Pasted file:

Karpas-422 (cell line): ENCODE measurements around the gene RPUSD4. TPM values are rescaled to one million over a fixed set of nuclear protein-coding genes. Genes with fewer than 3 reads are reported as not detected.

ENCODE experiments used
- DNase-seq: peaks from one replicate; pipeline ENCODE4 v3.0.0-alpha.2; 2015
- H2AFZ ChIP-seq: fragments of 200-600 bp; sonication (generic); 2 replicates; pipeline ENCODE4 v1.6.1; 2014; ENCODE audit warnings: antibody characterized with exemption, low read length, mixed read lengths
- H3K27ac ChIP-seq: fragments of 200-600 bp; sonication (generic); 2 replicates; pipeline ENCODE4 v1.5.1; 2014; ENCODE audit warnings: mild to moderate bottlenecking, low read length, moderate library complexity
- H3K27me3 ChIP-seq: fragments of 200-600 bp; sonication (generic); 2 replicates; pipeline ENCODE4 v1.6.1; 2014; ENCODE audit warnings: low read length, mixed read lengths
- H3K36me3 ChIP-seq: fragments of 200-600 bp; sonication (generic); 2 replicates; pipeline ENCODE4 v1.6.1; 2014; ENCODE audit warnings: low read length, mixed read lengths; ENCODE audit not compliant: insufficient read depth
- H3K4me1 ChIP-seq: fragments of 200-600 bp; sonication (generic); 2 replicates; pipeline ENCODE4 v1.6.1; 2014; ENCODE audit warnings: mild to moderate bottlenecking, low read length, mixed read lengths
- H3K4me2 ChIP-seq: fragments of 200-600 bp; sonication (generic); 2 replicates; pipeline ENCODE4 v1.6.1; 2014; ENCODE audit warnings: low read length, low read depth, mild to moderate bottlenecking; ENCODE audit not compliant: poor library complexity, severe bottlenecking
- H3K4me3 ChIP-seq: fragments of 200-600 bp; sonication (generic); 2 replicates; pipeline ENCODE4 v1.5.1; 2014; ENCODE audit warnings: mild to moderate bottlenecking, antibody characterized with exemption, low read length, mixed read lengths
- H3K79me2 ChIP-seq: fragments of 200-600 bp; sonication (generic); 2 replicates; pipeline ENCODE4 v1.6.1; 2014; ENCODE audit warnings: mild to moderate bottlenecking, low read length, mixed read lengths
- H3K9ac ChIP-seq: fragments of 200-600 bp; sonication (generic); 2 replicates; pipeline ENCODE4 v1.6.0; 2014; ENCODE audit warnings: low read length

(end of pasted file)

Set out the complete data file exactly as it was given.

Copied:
Karpas-422 (cell line): ENCODE measurements around the gene RPUSD4. TPM values are rescaled to one million over a fixed set of nuclear protein-coding genes. Genes with fewer than 3 reads are reported as not detected.

ENCODE experiments used
- DNase-seq: peaks from one replicate; pipeline ENCODE4 v3.0.0-alpha.2; 2015
- H2AFZ ChIP-seq: fragments of 200-600 bp; sonication (generic); 2 replicates; pipeline ENCODE4 v1.6.1; 2014; ENCODE audit warnings: antibody characterized with exemption, low read length, mixed read lengths
- H3K27ac ChIP-seq: fragments of 200-600 bp; sonication (generic); 2 replicates; pipeline ENCODE4 v1.5.1; 2014; ENCODE audit warnings: mild to moderate bottlenecking, low read length, moderate library complexity
- H3K27me3 ChIP-seq: fragments of 200-600 bp; sonication (generic); 2 replicates; pipeline ENCODE4 v1.6.1; 2014; ENCODE audit warnings: low read length, mixed read lengths
- H3K36me3 ChIP-seq: fragments of 200-600 bp; sonication (generic); 2 replicates; pipeline ENCODE4 v1.6.1; 2014; ENCODE audit warnings: low read length, mixed read lengths; ENCODE audit not compliant: insufficient read depth
- H3K4me1 ChIP-seq: fragments of 200-600 bp; sonication (generic); 2 replicates; pipeline ENCODE4 v1.6.1; 2014; ENCODE audit warnings: mild to moderate bottlenecking, low read length, mixed read lengths
- H3K4me2 ChIP-seq: fragments of 200-600 bp; sonication (generic); 2 replicates; pipeline ENCODE4 v1.6.1; 2014; ENCODE audit warnings: low read length, low read depth, mild to moderate bottlenecking; ENCODE audit not compliant: poor library complexity, severe bottlenecking
- H3K4me3 ChIP-seq: fragments of 200-600 bp; sonication (generic); 2 replicates; pipeline ENCODE4 v1.5.1; 2014; ENCODE audit warnings: mild to moderate bottlenecking, antibody characterized with exemption, low read length, mixed read lengths
- H3K79me2 ChIP-seq: fragments of 200-600 bp; sonication (generic); 2 replicates; pipeline ENCODE4 v1.6.1; 2014; ENCODE audit warnings: mild to moderate bottlenecking, low read length, mixed read lengths
- H3K9ac ChIP-seq: fragments of 200-600 bp; sonication (generic); 2 replicates; pipeline ENCODE4 v1.6.0; 2014; ENCODE audit warnings: low read length